Why Use Treated Pine?
We need to look deep inside and see some principles of how and why primers work.
So, let's look at the basics.
It is all about PVC to start with. PVC stands for Pigment Volume Concentration – that is, how much pigment (the fillers) you have compared to the amount of paint resin (the glue that holds it all together). It's a bit like mixing concrete and the amount of cement to the amount of gravel you have. Too much gravel and not enough cement and you have a weak finished product
However, in paint making there is also more than one type of cement.
One type is “short oil alkyds” (old primer that you all know about). These dry very fast and have been popular in the past at the timber mill end because of this, however these are not the most flexible or the most UV resistant.
LOSP treatment causes problems with the drying of alkyd type paints, which is why a short oil alkyd was chosen as it dries the fastest under these conditions. Reducing the amount of resin and increasing the pigments also helps to speed up the drying of the paint.
The problem with this type of approach is twofold; firstly, you have a less flexible resin in the paint film, and secondly you have less resin to hold all the pigments together. When the UV light hits the resin it structurally breaks it down and then the resin component breaks releasing the pigments it is trying to hold together, resulting in chalking. Don't forget that resin is an expensive part of a paint formula while pigments are a much cheaper component.
Giving you durable timber for a range of projects
What Resene did was to use a medium/long oil alkyd resin that had better UV resistance and flexibility to start with. Then we put in a medium level of pigment so that the PVC of the paint was mid-range. The advantage of this is that you have more glue holding the paint film together making the primer more UV resistant and more flexible than pigment rich resin poor predecessors.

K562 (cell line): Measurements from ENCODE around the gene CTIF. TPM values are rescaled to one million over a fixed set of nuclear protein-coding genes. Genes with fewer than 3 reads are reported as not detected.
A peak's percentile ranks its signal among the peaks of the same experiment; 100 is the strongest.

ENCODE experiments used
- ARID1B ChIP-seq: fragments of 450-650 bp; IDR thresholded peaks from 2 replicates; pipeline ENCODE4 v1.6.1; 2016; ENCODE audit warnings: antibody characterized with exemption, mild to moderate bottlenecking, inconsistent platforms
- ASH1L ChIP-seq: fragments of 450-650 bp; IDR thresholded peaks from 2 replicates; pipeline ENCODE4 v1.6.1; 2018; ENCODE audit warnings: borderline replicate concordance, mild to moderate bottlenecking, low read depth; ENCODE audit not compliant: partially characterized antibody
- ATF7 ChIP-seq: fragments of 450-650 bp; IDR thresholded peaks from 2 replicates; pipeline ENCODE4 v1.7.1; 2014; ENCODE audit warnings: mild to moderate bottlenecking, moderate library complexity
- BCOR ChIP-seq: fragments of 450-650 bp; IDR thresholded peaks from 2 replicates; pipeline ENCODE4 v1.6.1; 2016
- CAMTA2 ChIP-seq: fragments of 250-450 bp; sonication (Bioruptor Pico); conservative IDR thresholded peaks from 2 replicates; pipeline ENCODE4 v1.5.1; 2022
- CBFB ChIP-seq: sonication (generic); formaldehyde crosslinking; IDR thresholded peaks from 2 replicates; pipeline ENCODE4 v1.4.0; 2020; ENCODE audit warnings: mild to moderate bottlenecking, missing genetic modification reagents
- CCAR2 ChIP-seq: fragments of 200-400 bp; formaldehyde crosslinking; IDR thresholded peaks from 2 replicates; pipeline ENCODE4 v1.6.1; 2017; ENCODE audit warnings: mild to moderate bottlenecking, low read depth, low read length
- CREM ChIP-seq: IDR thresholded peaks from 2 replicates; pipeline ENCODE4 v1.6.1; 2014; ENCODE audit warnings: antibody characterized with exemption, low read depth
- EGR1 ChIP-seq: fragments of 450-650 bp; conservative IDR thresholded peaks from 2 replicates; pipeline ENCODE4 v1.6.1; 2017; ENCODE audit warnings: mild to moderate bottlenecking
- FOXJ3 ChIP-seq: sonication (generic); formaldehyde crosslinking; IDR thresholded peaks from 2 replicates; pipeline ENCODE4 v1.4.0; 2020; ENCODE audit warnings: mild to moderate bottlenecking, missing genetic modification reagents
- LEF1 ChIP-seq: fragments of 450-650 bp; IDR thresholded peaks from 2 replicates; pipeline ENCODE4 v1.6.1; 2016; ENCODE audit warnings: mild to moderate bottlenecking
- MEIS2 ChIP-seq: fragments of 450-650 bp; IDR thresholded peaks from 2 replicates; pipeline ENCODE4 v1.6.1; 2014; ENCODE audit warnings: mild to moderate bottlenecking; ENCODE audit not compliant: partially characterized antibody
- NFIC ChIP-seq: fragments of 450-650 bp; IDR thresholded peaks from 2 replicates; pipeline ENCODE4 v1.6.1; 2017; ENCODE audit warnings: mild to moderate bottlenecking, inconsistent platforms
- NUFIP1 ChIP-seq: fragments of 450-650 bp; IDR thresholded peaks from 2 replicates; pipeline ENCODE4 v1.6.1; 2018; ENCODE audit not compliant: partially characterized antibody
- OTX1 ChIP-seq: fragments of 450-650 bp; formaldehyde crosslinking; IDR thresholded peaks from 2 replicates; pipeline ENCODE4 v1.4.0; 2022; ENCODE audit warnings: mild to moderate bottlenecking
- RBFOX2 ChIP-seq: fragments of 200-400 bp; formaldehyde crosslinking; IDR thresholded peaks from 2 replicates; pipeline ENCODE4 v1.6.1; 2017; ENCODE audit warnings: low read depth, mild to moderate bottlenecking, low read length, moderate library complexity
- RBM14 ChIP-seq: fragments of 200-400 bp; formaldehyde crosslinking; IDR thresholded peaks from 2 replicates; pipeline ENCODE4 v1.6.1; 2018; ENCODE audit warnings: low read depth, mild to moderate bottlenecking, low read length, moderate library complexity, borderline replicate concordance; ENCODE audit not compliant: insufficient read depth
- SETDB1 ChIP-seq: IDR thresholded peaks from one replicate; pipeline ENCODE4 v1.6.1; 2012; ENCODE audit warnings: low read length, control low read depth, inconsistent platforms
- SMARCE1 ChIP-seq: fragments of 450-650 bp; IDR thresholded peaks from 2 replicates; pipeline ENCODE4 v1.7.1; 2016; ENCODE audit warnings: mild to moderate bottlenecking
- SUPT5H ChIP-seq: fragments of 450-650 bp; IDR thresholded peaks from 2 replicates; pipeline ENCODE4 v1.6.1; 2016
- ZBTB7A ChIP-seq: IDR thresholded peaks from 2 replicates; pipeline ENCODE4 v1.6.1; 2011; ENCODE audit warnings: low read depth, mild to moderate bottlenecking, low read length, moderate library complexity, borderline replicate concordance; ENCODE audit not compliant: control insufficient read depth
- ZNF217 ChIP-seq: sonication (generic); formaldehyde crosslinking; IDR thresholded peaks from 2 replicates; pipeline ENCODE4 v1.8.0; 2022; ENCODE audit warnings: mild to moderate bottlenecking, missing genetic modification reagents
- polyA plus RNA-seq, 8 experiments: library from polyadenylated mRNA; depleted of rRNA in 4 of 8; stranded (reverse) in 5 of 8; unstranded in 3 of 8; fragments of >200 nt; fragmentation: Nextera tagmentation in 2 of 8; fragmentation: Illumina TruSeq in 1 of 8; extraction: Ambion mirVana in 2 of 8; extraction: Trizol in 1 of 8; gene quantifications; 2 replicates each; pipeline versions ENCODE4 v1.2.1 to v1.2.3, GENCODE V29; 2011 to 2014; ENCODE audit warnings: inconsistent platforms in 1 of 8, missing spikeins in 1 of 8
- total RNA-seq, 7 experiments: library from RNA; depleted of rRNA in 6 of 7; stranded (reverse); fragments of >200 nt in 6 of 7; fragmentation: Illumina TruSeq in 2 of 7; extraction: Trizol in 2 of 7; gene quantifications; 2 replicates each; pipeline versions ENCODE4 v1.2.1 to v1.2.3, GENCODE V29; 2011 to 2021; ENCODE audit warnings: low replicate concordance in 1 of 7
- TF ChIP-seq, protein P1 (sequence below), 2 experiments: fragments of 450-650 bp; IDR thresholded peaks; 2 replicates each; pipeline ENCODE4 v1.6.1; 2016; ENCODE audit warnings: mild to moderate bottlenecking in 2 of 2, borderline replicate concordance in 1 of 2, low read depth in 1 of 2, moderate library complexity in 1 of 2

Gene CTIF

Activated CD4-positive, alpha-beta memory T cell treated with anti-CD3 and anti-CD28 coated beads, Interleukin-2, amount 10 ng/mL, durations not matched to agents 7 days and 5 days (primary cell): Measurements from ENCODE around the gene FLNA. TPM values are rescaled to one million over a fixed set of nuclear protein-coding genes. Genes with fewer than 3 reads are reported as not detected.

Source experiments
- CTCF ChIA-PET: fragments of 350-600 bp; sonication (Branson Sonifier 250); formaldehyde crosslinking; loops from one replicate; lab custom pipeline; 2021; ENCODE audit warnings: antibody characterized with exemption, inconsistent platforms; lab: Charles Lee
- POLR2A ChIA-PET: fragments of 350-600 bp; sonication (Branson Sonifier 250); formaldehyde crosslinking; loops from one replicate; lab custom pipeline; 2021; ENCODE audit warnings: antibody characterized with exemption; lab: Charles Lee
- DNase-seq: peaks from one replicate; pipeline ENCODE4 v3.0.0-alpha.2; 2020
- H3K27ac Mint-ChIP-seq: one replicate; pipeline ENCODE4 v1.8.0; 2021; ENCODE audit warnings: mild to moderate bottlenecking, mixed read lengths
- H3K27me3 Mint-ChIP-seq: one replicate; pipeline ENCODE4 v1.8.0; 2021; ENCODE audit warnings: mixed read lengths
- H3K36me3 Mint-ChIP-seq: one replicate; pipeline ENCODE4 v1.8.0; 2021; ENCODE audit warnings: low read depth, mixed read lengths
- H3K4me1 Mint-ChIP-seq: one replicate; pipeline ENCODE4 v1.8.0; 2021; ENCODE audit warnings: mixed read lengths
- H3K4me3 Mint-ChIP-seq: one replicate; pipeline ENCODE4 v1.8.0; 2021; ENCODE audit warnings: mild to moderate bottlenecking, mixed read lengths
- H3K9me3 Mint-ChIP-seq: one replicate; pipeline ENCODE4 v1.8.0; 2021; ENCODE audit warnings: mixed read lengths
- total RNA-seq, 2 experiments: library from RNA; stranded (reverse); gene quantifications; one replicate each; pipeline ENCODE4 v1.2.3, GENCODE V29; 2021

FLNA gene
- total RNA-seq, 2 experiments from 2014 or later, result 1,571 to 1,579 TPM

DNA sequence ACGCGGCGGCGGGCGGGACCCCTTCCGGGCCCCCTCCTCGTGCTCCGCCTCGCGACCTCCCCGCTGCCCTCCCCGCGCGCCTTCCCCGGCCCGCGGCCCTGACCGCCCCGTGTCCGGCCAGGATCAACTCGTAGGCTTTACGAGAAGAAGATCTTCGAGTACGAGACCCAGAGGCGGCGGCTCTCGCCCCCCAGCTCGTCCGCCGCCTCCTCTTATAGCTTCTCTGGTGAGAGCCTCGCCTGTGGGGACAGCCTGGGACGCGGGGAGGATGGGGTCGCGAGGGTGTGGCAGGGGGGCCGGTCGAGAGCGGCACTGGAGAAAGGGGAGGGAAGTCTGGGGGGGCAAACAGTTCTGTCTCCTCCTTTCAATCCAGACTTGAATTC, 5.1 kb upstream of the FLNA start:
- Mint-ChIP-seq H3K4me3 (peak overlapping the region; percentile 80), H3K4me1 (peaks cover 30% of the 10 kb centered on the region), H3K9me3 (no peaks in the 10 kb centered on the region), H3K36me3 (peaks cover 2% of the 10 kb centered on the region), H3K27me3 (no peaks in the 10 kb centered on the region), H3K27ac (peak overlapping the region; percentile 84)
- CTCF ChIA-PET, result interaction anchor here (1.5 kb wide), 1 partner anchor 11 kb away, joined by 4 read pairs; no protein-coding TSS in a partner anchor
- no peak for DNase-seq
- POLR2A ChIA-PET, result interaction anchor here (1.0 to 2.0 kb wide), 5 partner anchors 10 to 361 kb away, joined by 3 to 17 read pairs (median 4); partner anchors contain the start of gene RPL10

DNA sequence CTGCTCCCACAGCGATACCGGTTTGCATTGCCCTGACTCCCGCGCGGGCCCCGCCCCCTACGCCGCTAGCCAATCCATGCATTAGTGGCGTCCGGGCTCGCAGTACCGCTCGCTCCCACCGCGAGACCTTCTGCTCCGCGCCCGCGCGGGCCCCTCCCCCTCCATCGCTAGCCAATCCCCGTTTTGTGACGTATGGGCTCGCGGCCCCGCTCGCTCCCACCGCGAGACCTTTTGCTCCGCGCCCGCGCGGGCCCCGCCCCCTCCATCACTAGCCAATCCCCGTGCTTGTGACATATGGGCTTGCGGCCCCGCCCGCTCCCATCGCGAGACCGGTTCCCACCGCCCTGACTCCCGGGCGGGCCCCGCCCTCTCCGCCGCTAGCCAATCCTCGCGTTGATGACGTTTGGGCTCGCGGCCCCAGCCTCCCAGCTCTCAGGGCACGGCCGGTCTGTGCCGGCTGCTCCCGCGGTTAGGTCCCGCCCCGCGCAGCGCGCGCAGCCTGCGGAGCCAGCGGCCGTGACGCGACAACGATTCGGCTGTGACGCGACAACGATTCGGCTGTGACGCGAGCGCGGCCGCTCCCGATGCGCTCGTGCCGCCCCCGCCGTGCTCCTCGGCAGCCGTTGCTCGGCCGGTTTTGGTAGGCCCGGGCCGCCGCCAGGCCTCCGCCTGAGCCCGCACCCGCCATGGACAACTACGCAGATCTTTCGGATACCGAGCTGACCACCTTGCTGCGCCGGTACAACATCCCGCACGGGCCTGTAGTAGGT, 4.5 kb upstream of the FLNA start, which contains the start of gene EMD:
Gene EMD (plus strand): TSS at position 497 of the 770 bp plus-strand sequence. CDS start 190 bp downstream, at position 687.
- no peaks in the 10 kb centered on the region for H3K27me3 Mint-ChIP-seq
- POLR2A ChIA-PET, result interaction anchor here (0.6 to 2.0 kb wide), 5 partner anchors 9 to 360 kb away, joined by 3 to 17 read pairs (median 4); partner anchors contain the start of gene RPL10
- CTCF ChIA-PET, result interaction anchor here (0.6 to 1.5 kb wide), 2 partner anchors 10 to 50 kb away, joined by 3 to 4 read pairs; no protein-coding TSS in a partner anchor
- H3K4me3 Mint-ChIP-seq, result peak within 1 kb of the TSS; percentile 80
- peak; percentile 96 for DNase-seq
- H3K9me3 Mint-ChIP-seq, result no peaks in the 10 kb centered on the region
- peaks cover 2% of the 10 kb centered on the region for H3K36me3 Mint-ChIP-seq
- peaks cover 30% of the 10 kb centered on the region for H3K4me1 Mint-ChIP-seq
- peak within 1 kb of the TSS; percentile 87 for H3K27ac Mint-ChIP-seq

This however makes the paint more expensive and slower to dry compared to the highly filled cheaper short oil primers as the longer the oil resin the longer it takes to dry.
Of course, you could overcome this by increasing the pigment loading again, however this compromises the strength and flexibility of the primer resulting in a poorer quality product with less weather resistance etc.
Formulation of paints is a very technical process and many things have to be considered. We have to balance the PVC, resin type and many other elements including the substrate (in this case Pine that is treated with LOSP and is still fresh).
Hard-wearing pine for your structural or decorative jobs
The end result is a primer from Resene made for ITI that is more expensive and slower drying at the timber mill end. The advantages, however, are significant for the end user as they can enjoy a good quality primer with a resin that has better flexibility, better UV resistance, good adhesion and top coating adhesion and better water transfer resistance (as there is more resin compared to pigment).
Don’t forget that it is not only “in the now” that is important, as the future is just as important when we think about the life of the paint. All alkyd resin paints dry by oxidation, that is, they harden in reaction to air (oxygen). This process never stops and as time goes by the alkyd paint becomes harder and harder and less flexible. We need some movement in the paint film to allow for the movement of the timber under the paint.
Short oil alkyds, while fast drying become brittle much quicker than medium/long oil alkyds. If they are highly filled, then the cohesive strength is weaker and they are prone to failure much faster than the longer oil alkyds. So, we also developed our primer to be more stable and have a longer life and be slower to develop brittleness, giving the end customer a longer life of their entire paint system.